Letters, Sept. 23
In the wake of the horrific mass shootings in El Paso and Dayton, attention has been focused on the necessity for universal background checks and an assault style weapons ban. Based on a Fox News Survey following the mass shootings, 90% favored background checks and 67% favored an assault weapons ban.
Most Democratic candidates espouse a mandatory buy-back provision — any assault-style weapon held (i.e. the AR-15 or AK-47) must be surrendered for money.
While I strongly support an assault weapons ban, it would be very invasive to enforce a mandatory buyback. Any federal ban should provide a means for law-abiding citizens who have purchased and registered their weapons prior to the passage of the ban, to retain their weapon, provided they pass the required background checks. Of course, voluntary buybacks would be encouraged.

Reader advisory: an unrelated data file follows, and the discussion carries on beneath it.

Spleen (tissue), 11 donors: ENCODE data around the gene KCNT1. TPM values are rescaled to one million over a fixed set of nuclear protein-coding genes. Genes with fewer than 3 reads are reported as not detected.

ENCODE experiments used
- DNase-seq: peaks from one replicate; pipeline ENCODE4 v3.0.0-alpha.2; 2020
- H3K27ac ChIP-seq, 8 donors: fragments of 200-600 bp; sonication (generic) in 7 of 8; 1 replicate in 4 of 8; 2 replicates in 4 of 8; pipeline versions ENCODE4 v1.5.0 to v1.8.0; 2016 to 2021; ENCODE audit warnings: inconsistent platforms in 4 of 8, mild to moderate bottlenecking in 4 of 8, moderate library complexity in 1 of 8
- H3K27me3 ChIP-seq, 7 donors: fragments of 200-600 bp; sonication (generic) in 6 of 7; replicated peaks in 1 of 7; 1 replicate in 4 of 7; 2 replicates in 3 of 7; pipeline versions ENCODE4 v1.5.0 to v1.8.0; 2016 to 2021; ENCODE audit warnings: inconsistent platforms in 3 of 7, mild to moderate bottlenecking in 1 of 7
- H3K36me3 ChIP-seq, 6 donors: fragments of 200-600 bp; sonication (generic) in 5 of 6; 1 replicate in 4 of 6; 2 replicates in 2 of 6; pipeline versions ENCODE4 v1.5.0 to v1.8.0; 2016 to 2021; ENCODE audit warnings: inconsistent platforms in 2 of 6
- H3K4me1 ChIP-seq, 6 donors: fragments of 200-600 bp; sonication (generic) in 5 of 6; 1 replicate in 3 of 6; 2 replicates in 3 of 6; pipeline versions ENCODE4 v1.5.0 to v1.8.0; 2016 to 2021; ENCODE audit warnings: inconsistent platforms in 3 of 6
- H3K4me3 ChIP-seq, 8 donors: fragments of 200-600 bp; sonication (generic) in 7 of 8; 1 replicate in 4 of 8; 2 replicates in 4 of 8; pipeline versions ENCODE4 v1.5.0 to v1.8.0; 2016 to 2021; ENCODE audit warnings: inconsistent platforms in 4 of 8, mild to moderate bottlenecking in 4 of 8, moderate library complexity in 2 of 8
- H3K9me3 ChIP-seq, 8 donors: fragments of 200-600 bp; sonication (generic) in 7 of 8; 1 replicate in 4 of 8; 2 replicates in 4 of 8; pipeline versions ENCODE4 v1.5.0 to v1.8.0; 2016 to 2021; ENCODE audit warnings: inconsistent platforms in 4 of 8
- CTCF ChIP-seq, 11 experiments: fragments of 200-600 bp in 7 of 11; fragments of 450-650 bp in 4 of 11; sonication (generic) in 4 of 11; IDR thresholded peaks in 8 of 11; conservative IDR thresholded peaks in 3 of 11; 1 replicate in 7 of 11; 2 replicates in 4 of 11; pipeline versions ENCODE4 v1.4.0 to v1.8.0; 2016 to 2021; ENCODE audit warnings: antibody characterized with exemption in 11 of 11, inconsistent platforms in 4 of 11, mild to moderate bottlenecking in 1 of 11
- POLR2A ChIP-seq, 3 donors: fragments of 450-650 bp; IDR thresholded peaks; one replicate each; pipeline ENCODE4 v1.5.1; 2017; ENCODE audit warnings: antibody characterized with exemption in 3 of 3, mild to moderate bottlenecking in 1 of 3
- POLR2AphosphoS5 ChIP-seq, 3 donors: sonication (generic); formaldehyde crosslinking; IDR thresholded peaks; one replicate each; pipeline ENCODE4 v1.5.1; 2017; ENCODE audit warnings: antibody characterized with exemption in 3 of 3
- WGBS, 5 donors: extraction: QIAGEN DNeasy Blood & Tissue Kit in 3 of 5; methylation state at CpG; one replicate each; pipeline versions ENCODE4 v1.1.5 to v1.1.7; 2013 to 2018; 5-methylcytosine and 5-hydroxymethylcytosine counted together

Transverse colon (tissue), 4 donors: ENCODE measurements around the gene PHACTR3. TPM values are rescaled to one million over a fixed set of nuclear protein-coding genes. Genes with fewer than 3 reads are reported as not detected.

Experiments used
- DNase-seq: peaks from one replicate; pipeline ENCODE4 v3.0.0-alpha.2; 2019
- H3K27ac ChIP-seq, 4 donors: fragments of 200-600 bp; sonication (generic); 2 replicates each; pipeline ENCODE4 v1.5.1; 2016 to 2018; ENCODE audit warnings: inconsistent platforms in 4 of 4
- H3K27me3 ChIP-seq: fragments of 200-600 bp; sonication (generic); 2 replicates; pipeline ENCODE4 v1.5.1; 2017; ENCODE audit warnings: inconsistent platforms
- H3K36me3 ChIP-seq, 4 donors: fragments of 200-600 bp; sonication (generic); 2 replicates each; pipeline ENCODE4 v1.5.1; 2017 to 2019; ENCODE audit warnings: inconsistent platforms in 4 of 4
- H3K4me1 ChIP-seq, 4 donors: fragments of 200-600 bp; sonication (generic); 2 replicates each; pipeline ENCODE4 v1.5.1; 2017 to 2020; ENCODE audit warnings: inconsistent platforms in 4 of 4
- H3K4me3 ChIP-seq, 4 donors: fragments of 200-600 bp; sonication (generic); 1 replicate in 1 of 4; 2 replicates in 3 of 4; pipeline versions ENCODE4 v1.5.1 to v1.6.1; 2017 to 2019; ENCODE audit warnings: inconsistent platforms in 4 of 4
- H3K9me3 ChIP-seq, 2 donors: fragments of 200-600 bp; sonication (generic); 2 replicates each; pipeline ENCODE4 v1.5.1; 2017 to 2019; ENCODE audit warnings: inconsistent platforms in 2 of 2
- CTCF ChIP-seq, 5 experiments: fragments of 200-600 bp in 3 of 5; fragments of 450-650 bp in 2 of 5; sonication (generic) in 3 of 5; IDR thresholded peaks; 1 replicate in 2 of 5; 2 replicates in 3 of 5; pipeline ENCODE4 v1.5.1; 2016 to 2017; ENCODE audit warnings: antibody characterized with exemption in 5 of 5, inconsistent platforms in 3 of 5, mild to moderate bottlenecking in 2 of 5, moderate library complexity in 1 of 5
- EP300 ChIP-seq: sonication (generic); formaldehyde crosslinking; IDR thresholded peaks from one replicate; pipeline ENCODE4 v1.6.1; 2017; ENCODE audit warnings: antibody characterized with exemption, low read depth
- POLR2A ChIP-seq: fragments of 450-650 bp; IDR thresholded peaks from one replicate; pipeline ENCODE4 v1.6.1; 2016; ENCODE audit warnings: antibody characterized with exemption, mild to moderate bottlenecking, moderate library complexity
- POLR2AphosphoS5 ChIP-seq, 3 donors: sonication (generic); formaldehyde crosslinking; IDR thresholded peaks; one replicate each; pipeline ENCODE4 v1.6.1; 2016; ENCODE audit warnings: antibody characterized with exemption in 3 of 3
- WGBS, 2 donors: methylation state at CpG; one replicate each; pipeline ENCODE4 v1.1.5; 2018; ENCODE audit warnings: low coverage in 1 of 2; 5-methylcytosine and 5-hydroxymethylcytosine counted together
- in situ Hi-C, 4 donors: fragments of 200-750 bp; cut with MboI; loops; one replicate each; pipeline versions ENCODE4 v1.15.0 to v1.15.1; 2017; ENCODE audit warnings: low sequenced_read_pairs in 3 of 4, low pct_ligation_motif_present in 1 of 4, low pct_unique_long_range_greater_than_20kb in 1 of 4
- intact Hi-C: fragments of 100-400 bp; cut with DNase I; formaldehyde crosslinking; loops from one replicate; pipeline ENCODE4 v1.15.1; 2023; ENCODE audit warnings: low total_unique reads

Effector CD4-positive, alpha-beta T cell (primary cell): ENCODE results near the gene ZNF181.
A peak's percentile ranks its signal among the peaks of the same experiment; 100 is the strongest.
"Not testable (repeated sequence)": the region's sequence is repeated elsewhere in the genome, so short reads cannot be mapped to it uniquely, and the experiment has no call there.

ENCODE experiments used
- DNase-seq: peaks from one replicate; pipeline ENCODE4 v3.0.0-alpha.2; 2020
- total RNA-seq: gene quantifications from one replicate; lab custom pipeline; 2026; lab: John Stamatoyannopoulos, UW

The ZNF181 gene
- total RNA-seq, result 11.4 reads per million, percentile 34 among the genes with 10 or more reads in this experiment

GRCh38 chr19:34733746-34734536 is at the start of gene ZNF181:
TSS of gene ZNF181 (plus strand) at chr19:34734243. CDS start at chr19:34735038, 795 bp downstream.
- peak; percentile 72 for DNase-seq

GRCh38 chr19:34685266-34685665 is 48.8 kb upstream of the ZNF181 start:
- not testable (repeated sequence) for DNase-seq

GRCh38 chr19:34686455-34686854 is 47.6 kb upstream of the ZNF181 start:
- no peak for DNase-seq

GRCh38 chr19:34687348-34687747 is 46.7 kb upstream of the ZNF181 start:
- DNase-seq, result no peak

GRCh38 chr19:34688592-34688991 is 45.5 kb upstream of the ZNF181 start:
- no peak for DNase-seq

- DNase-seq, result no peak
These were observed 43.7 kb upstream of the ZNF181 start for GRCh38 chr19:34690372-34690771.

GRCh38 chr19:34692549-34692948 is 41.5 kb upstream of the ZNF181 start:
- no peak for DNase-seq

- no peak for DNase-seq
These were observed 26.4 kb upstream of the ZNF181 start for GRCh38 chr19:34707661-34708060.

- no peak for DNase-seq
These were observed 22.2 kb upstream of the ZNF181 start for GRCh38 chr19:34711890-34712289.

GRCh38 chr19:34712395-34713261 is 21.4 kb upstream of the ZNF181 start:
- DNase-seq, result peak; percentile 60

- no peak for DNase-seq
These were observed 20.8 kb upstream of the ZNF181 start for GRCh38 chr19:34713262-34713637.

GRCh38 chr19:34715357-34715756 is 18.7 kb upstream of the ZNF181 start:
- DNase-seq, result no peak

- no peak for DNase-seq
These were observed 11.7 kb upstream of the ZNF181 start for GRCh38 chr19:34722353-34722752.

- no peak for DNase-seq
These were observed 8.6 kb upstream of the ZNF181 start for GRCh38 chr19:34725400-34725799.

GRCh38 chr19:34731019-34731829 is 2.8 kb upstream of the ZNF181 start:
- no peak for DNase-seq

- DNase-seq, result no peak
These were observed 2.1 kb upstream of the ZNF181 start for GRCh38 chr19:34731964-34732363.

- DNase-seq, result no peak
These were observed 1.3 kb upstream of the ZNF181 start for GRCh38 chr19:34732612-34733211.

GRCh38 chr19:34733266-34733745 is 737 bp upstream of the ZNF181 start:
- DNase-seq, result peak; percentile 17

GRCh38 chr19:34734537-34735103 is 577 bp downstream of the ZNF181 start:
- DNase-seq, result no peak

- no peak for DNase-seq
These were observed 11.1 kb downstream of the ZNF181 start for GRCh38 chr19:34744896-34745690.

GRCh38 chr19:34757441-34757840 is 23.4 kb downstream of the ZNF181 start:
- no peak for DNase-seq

The 2013 Connecticut state assault weapons ban provides an excellent prototype. The state allowed individuals owning weapons purchased prior to the ban to apply for a certificate of possession to continue to possess their assault style-weapon.
Americans, bred in a gun culture, finally collectively recognize the need for common-sense gun legislation. To attempt to over-legislate would be a serious misstep.